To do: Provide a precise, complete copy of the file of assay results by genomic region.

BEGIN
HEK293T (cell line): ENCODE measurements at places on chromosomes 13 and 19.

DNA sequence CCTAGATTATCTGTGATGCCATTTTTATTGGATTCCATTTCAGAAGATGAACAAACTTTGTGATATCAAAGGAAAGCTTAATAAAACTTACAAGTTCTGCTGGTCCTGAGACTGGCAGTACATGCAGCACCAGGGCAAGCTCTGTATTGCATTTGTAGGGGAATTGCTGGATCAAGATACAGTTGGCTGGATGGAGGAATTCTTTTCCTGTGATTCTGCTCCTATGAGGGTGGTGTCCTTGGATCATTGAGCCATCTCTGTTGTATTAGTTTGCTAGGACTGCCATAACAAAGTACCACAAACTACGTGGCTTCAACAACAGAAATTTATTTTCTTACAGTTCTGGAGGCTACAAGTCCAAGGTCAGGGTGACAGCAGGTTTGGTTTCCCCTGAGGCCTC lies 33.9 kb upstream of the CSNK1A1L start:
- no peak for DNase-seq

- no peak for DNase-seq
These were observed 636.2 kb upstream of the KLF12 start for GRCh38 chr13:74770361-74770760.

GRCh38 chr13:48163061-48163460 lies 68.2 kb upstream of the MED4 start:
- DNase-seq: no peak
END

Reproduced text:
HEK293T (cell line): ENCODE measurements at places on chromosomes 13 and 19.

DNA sequence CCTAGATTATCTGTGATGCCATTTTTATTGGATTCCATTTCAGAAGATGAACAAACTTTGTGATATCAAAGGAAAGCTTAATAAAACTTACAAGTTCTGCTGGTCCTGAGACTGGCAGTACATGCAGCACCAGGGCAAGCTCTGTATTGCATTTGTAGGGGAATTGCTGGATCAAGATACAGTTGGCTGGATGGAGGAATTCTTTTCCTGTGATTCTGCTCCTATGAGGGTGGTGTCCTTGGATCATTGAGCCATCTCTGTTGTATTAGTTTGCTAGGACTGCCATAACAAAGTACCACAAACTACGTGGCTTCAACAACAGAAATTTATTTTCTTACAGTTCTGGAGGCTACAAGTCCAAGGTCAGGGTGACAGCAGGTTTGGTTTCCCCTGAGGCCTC lies 33.9 kb upstream of the CSNK1A1L start:
- no peak for DNase-seq

- no peak for DNase-seq
These were observed 636.2 kb upstream of the KLF12 start for GRCh38 chr13:74770361-74770760.

GRCh38 chr13:48163061-48163460 lies 68.2 kb upstream of the MED4 start:
- DNase-seq: no peak